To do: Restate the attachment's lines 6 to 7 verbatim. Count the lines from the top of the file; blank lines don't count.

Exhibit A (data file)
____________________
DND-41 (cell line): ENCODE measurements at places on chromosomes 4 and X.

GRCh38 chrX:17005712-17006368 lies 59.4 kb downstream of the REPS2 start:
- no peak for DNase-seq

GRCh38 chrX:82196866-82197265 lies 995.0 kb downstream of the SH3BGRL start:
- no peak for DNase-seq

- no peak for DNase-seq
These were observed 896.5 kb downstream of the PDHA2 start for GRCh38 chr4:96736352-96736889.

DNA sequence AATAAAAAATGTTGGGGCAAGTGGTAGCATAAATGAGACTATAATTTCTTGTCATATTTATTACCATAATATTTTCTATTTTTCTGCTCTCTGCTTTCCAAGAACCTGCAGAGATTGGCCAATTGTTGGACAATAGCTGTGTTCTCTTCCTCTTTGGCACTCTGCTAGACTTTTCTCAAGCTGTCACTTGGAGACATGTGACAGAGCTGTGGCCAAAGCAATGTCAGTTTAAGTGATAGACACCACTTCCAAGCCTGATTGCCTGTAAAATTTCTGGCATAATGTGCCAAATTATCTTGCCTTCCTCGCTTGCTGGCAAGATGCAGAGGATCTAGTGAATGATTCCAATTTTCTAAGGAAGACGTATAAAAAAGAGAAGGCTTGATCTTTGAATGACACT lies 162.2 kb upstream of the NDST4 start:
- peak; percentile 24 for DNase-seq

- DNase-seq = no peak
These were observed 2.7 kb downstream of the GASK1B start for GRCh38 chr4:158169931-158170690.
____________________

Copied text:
- no peak for DNase-seq
These were observed 896.5 kb downstream of the PDHA2 start for GRCh38 chr4:96736352-96736889.